The Dutch government has proposed a conditional withholding tax on outgoing interest and royalties paid to affiliated entities located in ‘tax havens’ and in situations where tax evasion is present. This new withholding tax on interest and royalties paid by Dutch domiciled entities to affiliated entities located in ‘tax havens’ and in situations where tax evasion is present shall be implemented on January 1, 2021. In this respect, entities are considered affiliated if the recipient entity (either directly or indirectly via a third party) effectively controls the paying entity (e.g. >50% of the voting rights). Furthermore, a ‘tax haven’ is defined as a jurisdiction with a statutory corporate income tax rate of less than 9% or as a jurisdiction included on the EU-list of non-cooperative jurisdictions.

No exception in case of interest deduction limitation

No exception shall be made for relevant interest or royalties subject to an anti-abuse provision prohibiting deduction for corporate income tax purposes (i.e. even if the interest and/or royalty paid is not tax deductible in the Netherlands, withholding tax may be levied).

New formal liability provisions

A possibility to impose additional tax assessments has been specifically proposed for the withholding tax, under which the additional withholding tax assessment can be imposed on both the withholding agent and the tax payer. Furthermore, if any additional withholding tax cannot be collected with the agent or the tax payer, the directors of the withholding agent may be held liable for the withholding tax due.

  1. 2.            Real estate transfer tax

The Dutch government proposes to increase the standard rate of the real estate transfer tax from 6% to 7% as of January 1, 2021. The standard tax rate applies to the transfer of non-residential properties and this includes office buildings, commercial premises and land intended for residential construction and hotels and guesthouses. The reduced tax rate of 2% will still be applicable to the transfer of residential properties.

  1. 3.            Other tax aspects

There are several other tax aspects not explicitly part of the 2020 Tax Plan package but still relevant in terms timing and implementation. Some of these tax aspects are briefly discussed below.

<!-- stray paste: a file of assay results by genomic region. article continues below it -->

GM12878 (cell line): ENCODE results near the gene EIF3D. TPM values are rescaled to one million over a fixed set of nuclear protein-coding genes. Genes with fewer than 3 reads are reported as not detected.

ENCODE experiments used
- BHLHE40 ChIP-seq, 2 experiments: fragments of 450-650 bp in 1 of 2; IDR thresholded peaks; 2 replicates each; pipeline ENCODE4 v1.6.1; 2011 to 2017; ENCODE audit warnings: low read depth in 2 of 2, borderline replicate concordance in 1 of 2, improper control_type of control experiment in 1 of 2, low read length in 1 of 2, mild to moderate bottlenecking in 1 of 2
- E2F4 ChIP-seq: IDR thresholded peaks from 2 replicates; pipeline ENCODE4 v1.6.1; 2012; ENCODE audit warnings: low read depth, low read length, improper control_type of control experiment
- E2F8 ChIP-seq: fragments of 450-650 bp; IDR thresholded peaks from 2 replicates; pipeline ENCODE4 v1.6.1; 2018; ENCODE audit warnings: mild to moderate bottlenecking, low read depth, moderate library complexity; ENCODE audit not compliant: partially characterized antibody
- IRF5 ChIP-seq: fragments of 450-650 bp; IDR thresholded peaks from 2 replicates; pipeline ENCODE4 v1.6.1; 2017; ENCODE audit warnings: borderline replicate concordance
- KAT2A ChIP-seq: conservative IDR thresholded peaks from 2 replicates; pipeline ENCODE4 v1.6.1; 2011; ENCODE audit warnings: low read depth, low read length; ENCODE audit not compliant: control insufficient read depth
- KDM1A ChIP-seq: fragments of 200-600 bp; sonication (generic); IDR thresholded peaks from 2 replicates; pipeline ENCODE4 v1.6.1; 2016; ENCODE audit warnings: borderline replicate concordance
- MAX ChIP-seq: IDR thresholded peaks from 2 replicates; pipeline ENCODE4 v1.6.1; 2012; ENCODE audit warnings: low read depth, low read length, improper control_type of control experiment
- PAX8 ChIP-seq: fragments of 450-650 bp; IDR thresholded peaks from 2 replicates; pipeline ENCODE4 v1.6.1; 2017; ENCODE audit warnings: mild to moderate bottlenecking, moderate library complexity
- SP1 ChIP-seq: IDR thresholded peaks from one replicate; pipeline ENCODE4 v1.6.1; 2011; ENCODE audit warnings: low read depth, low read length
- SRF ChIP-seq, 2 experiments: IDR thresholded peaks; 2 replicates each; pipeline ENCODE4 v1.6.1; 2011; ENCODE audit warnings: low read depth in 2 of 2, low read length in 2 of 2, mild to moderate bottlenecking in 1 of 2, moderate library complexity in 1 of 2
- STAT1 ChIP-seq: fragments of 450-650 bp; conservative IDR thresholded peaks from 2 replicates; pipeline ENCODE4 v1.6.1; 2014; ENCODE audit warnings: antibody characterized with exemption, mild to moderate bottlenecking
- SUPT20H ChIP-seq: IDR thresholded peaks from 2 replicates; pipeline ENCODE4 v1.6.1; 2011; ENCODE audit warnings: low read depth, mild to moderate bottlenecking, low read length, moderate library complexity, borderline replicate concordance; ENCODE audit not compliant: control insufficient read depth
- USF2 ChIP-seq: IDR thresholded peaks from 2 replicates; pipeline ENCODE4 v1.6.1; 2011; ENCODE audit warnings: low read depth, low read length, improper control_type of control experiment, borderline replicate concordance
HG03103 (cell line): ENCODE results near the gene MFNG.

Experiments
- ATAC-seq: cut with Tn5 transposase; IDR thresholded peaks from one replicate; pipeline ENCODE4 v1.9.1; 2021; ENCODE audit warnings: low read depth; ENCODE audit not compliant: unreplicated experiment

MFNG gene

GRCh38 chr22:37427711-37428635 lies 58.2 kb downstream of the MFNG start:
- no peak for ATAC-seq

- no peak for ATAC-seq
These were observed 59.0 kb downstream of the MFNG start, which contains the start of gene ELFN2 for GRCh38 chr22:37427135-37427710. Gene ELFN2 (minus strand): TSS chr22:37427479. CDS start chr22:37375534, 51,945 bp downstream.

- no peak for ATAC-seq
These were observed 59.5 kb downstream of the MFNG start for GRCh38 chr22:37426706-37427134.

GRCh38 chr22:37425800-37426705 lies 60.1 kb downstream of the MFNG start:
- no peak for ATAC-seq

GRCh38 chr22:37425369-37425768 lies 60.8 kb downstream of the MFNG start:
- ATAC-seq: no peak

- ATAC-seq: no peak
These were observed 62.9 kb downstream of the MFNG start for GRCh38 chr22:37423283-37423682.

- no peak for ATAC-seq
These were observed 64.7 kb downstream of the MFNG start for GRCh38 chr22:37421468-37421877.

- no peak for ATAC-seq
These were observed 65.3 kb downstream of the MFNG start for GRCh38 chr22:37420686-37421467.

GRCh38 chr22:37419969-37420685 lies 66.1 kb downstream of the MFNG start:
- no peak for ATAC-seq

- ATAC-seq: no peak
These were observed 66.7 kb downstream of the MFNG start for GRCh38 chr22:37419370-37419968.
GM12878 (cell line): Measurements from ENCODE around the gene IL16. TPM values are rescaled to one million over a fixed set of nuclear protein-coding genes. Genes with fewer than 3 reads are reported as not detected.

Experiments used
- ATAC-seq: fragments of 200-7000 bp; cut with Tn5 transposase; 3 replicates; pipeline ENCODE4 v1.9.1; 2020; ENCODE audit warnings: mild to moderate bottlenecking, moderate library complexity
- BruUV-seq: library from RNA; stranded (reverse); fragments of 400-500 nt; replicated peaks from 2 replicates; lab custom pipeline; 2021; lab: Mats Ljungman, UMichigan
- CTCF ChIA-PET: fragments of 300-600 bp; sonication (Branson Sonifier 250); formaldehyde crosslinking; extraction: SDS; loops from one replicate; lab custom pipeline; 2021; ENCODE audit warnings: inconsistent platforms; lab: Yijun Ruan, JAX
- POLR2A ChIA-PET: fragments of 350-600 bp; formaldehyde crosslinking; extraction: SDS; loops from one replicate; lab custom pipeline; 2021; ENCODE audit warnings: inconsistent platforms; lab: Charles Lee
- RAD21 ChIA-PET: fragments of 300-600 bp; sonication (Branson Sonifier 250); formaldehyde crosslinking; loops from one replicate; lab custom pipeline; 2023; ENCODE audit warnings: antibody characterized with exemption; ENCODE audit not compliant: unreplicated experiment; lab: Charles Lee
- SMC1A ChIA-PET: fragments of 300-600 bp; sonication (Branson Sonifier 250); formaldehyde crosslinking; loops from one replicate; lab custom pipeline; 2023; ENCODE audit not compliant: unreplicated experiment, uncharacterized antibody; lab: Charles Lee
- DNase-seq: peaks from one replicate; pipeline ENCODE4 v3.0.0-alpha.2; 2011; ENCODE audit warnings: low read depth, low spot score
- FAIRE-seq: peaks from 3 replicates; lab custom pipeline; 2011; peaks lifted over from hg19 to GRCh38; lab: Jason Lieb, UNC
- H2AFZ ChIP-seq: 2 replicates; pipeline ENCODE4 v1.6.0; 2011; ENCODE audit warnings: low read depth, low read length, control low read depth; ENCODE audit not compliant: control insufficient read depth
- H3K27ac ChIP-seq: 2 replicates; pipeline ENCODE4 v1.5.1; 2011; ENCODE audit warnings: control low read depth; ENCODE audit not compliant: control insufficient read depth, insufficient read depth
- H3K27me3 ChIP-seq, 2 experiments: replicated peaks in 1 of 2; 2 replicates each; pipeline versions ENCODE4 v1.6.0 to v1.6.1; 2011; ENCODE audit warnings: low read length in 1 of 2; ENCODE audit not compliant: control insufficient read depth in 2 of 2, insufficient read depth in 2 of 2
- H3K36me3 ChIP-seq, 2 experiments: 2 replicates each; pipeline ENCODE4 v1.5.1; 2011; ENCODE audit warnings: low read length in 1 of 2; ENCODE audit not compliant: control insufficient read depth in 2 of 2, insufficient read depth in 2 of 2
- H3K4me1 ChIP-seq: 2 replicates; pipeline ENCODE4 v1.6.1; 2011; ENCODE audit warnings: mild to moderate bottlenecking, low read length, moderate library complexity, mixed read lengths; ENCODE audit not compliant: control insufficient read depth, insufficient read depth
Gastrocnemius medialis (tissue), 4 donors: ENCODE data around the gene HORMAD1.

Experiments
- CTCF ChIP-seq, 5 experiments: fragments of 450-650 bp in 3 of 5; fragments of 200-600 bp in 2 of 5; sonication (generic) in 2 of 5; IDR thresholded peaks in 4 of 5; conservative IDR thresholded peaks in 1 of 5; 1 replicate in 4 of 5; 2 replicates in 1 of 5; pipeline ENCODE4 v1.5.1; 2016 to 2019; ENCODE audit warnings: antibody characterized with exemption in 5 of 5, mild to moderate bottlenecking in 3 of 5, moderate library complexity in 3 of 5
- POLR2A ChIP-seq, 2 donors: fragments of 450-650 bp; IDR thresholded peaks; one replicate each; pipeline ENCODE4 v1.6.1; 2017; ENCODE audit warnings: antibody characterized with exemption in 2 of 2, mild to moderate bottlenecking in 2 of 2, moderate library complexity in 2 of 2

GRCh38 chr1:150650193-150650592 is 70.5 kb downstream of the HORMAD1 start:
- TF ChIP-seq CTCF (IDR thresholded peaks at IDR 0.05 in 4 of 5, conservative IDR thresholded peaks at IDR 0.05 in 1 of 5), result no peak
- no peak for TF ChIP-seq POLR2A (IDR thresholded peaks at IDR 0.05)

-          Limitation of the liquidation and cessation loss scheme

The liquidation loss regime will be limited to the liquidation of subsidiaries that are resident for tax purposes of EU/EEA Member States (geographical restriction), in which the Dutch resident taxpayer has a qualifying interest (more than 25%; substantive restriction), whereas the liquidation must be completed within three years (temporal restriction) after the date the subsidiary ceased its activities (or within three years after the decision to cease the activities). Liquidation losses up to and including EUR 1,000,000 remain tax deductible for shareholders of at least 5%, wherever the liquidated subsidiary is located. The expected effective date of this expected proposal is January 1, 2021.

-          Act implementing ATAD2

On July 2, 2019, the Dutch government published a legislative proposal on the implementation of the EU Anti-Tax Avoidance Directive 2 ("ATAD 2") in Dutch tax law. The main objective of ATAD 2 is to eliminate hybrid mismatches by neutralizing their tax effects. No amendments to the already published ATAD 2 proposal have been released on budget day. The expectation is that this law will be passed this year and will become effective as of January 1, 2020.

-          Fiscal unity: per element approach

On February 22, 2018, the Court of Justice of the European Union (CJEU) rendered judgment on the Dutch CIT fiscal unity regime. In response to this, the previously announced bill on the Fiscal Unity Emergency Repair Act was presented to the Lower House on June 4, 2018, with its content being made known on June 6, 2018. As previously announced, most of the elements of the bill have retroactive effect to 11.00 a.m. on October 25, 2017. As a consequence of the bill, certain provisions in the Dutch CIT Act and the Dutch dividend withholding tax Act will have to be applied as if there is no fiscal unity (per element approach).

Next steps

Please note that the proposals as set forward in the Plan – including the reconsideration of the dividend tax proposal and the phased reduction of the higher CIT-rate – are still subject to possible amendments.

If you have questions on how the Plan will affect your business, please do not hesitate to contact us.

Richard Smeding – smeding@wlp-law.com

Gerwin de Wilde – dewilde@wlp-law.com

 

October 1, 2019